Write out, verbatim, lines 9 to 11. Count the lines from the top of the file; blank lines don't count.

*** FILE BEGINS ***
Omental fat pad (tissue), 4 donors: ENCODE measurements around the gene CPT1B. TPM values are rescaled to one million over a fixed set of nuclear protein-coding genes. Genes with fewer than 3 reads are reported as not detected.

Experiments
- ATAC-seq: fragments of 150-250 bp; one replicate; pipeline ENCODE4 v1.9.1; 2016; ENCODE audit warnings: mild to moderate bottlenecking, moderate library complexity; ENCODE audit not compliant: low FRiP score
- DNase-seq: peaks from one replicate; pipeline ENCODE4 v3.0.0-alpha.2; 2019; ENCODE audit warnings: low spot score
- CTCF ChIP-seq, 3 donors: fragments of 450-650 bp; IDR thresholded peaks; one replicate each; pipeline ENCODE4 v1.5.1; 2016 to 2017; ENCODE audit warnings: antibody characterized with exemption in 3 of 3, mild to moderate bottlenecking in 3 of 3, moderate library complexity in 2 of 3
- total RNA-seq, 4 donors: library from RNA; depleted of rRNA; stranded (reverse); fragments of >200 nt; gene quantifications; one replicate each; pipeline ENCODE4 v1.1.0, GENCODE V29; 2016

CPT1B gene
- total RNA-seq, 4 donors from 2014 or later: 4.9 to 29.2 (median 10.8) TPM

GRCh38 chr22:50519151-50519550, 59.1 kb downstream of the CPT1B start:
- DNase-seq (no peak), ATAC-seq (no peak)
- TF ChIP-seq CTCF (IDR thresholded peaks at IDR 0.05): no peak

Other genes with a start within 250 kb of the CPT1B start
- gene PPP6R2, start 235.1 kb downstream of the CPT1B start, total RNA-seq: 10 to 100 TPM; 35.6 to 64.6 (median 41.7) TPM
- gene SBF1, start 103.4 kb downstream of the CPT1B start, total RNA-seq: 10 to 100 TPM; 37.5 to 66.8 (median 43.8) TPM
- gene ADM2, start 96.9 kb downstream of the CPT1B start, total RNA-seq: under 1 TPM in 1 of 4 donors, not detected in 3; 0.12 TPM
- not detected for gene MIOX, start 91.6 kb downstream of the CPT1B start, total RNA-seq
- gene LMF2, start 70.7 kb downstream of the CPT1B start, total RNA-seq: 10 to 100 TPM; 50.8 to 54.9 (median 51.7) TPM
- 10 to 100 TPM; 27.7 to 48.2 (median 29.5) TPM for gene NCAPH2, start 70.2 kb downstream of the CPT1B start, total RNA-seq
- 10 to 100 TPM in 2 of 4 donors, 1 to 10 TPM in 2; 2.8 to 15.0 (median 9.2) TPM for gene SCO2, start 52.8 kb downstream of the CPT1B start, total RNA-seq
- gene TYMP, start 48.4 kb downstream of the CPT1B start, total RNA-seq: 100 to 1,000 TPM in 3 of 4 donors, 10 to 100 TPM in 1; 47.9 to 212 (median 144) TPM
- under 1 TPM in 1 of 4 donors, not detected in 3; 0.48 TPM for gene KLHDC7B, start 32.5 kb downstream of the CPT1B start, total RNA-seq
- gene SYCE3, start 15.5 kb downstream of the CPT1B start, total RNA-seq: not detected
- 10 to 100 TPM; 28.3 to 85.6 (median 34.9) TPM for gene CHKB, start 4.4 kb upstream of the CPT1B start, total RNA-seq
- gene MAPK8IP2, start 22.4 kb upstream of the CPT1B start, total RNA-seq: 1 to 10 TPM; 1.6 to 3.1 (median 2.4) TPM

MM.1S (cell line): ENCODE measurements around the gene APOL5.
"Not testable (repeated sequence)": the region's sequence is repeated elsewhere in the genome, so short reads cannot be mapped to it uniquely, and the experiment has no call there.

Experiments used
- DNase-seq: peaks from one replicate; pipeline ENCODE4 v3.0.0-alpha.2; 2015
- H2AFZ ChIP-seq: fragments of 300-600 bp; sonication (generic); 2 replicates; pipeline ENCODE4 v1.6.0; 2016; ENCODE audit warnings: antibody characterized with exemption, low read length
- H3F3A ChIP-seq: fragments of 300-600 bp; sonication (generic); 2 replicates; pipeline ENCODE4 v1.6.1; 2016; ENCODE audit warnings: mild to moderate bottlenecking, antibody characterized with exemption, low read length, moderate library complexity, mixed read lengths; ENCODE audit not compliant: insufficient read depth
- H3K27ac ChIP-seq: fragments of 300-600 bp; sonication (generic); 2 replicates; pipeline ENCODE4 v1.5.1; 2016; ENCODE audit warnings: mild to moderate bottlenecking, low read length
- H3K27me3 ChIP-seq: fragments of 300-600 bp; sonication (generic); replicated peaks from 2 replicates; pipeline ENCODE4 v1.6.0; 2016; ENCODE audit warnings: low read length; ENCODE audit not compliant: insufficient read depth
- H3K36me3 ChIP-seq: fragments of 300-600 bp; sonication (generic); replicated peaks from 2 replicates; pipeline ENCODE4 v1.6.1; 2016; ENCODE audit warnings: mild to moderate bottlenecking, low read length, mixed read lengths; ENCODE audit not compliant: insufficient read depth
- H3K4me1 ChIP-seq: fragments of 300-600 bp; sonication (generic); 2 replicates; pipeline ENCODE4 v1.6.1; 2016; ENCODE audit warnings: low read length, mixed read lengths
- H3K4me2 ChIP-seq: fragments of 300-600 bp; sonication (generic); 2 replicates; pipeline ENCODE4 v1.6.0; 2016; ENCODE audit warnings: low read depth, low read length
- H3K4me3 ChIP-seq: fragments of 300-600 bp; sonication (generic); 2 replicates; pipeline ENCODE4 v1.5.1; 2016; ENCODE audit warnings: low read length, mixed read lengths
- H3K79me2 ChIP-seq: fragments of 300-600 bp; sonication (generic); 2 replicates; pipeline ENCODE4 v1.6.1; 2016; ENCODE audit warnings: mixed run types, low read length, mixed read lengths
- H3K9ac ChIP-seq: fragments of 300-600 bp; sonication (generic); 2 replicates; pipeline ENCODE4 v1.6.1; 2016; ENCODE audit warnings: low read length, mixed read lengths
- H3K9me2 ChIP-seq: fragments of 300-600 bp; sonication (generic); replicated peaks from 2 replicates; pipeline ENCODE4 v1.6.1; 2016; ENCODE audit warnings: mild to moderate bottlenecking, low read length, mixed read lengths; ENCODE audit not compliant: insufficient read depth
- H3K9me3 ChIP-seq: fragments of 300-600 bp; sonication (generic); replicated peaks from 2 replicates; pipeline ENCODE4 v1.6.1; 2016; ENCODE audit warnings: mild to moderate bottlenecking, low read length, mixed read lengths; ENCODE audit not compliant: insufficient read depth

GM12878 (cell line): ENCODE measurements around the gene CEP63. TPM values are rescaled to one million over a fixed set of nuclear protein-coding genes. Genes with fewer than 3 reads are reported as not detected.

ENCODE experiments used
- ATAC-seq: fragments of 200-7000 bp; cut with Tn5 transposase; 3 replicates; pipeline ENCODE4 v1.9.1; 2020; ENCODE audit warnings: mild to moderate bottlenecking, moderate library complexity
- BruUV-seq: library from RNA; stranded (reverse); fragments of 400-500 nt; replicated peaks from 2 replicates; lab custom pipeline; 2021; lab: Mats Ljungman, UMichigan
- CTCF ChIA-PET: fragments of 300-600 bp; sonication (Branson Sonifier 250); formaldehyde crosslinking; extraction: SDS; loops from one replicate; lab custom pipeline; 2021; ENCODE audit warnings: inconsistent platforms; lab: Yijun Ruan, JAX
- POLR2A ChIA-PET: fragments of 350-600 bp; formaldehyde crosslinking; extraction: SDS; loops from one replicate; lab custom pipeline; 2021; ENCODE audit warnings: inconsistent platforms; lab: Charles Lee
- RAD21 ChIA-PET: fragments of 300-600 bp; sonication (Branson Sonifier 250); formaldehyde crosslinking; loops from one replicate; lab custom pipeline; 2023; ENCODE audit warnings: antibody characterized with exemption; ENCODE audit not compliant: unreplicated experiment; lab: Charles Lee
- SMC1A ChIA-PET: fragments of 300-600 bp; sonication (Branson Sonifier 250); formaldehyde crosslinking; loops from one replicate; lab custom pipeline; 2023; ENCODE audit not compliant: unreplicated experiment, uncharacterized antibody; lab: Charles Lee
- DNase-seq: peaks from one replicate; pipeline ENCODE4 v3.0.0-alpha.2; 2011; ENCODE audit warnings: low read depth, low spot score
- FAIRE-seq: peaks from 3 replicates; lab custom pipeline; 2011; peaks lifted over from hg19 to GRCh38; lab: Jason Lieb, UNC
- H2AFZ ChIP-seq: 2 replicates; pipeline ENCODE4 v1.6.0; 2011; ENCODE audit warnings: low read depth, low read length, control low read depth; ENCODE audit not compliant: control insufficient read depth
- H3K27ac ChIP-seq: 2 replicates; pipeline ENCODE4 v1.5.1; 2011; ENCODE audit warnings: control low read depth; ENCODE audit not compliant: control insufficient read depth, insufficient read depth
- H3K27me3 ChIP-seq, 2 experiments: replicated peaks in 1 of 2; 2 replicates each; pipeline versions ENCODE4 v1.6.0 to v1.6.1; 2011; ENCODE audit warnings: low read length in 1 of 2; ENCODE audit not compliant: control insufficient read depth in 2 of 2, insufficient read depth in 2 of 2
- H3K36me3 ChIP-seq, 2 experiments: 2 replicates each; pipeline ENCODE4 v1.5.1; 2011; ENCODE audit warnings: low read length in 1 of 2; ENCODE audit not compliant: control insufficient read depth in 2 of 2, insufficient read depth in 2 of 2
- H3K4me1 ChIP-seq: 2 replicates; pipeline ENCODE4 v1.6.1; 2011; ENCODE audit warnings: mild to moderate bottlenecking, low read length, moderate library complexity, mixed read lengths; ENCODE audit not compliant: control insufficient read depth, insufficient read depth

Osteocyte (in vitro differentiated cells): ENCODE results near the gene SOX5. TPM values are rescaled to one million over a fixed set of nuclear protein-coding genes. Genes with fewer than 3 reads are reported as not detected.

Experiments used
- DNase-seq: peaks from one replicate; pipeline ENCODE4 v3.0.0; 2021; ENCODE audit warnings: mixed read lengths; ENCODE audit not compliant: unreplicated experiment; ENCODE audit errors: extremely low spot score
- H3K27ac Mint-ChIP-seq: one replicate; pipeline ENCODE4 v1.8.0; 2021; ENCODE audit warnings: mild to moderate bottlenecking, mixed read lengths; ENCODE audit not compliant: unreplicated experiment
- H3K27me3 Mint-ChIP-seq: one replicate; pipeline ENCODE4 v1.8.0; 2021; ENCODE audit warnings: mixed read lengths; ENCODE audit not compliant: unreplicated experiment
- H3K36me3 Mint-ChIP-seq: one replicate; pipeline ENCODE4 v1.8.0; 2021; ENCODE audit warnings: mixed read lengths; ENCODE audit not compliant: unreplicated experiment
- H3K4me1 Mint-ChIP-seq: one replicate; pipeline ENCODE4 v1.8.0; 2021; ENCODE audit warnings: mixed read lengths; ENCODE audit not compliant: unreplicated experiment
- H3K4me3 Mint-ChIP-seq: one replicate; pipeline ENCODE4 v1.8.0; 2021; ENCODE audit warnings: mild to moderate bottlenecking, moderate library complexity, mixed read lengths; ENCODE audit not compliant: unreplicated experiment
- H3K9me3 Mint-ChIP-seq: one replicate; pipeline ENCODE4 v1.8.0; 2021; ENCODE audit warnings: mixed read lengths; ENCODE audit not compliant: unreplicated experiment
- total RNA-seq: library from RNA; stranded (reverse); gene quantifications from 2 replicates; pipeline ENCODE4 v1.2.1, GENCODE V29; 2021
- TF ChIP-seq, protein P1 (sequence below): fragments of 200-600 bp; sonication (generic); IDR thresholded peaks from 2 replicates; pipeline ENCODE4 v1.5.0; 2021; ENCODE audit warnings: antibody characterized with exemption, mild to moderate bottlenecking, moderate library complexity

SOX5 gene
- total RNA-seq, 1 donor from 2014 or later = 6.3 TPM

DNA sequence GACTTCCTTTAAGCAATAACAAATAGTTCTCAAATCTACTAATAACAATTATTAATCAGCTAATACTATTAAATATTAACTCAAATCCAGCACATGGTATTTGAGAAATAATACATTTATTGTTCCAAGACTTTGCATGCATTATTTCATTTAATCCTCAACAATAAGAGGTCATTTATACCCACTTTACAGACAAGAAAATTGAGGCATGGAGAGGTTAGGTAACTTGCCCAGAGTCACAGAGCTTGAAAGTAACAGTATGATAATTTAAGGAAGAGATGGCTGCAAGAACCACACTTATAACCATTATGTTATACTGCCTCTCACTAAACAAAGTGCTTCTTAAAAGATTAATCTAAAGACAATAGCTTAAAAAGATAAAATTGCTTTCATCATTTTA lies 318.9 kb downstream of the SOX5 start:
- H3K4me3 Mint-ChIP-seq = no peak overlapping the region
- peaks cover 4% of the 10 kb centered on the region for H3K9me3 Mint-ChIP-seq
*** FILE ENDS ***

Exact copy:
GRCh38 chr22:50519151-50519550, 59.1 kb downstream of the CPT1B start:
- DNase-seq (no peak), ATAC-seq (no peak)
- TF ChIP-seq CTCF (IDR thresholded peaks at IDR 0.05): no peak